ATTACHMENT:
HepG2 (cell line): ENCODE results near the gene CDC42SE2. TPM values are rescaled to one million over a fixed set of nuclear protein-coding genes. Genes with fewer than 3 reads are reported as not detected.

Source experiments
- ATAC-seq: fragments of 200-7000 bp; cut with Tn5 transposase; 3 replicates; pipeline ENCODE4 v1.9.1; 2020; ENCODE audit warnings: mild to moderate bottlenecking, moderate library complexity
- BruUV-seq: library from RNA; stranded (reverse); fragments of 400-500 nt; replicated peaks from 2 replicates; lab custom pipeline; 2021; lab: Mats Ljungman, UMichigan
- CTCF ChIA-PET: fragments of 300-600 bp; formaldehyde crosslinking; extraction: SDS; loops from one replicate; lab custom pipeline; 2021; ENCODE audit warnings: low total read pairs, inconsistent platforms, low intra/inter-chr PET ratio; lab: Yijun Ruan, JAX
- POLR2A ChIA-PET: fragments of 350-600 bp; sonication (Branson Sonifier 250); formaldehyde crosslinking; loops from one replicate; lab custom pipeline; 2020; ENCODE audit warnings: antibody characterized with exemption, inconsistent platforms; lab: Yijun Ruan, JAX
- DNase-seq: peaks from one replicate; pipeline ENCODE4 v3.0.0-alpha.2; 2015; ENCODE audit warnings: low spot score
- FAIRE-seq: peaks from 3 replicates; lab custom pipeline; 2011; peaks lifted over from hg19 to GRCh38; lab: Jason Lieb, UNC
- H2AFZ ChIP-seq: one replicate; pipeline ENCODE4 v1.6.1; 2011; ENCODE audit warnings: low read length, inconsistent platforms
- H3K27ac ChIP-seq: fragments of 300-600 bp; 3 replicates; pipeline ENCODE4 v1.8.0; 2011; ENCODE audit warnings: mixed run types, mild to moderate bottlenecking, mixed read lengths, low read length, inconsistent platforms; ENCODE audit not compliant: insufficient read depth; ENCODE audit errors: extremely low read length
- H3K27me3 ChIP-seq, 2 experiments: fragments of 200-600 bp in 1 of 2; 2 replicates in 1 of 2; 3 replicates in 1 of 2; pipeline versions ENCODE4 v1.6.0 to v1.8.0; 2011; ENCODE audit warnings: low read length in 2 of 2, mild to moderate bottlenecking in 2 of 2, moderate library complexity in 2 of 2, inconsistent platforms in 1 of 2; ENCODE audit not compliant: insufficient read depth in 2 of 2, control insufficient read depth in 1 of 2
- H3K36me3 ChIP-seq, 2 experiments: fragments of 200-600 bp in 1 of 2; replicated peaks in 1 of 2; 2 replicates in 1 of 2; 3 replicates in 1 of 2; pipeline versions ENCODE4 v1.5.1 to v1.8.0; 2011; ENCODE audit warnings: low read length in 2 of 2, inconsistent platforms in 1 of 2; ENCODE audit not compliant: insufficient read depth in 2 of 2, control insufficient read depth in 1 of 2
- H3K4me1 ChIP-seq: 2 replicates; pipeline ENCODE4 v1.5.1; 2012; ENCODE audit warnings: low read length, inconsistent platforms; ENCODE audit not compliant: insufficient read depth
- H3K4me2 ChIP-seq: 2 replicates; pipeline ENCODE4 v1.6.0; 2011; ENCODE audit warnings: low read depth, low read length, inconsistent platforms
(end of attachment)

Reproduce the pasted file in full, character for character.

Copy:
HepG2 (cell line): ENCODE results near the gene CDC42SE2. TPM values are rescaled to one million over a fixed set of nuclear protein-coding genes. Genes with fewer than 3 reads are reported as not detected.

Source experiments
- ATAC-seq: fragments of 200-7000 bp; cut with Tn5 transposase; 3 replicates; pipeline ENCODE4 v1.9.1; 2020; ENCODE audit warnings: mild to moderate bottlenecking, moderate library complexity
- BruUV-seq: library from RNA; stranded (reverse); fragments of 400-500 nt; replicated peaks from 2 replicates; lab custom pipeline; 2021; lab: Mats Ljungman, UMichigan
- CTCF ChIA-PET: fragments of 300-600 bp; formaldehyde crosslinking; extraction: SDS; loops from one replicate; lab custom pipeline; 2021; ENCODE audit warnings: low total read pairs, inconsistent platforms, low intra/inter-chr PET ratio; lab: Yijun Ruan, JAX
- POLR2A ChIA-PET: fragments of 350-600 bp; sonication (Branson Sonifier 250); formaldehyde crosslinking; loops from one replicate; lab custom pipeline; 2020; ENCODE audit warnings: antibody characterized with exemption, inconsistent platforms; lab: Yijun Ruan, JAX
- DNase-seq: peaks from one replicate; pipeline ENCODE4 v3.0.0-alpha.2; 2015; ENCODE audit warnings: low spot score
- FAIRE-seq: peaks from 3 replicates; lab custom pipeline; 2011; peaks lifted over from hg19 to GRCh38; lab: Jason Lieb, UNC
- H2AFZ ChIP-seq: one replicate; pipeline ENCODE4 v1.6.1; 2011; ENCODE audit warnings: low read length, inconsistent platforms
- H3K27ac ChIP-seq: fragments of 300-600 bp; 3 replicates; pipeline ENCODE4 v1.8.0; 2011; ENCODE audit warnings: mixed run types, mild to moderate bottlenecking, mixed read lengths, low read length, inconsistent platforms; ENCODE audit not compliant: insufficient read depth; ENCODE audit errors: extremely low read length
- H3K27me3 ChIP-seq, 2 experiments: fragments of 200-600 bp in 1 of 2; 2 replicates in 1 of 2; 3 replicates in 1 of 2; pipeline versions ENCODE4 v1.6.0 to v1.8.0; 2011; ENCODE audit warnings: low read length in 2 of 2, mild to moderate bottlenecking in 2 of 2, moderate library complexity in 2 of 2, inconsistent platforms in 1 of 2; ENCODE audit not compliant: insufficient read depth in 2 of 2, control insufficient read depth in 1 of 2
- H3K36me3 ChIP-seq, 2 experiments: fragments of 200-600 bp in 1 of 2; replicated peaks in 1 of 2; 2 replicates in 1 of 2; 3 replicates in 1 of 2; pipeline versions ENCODE4 v1.5.1 to v1.8.0; 2011; ENCODE audit warnings: low read length in 2 of 2, inconsistent platforms in 1 of 2; ENCODE audit not compliant: insufficient read depth in 2 of 2, control insufficient read depth in 1 of 2
- H3K4me1 ChIP-seq: 2 replicates; pipeline ENCODE4 v1.5.1; 2012; ENCODE audit warnings: low read length, inconsistent platforms; ENCODE audit not compliant: insufficient read depth
- H3K4me2 ChIP-seq: 2 replicates; pipeline ENCODE4 v1.6.0; 2011; ENCODE audit warnings: low read depth, low read length, inconsistent platforms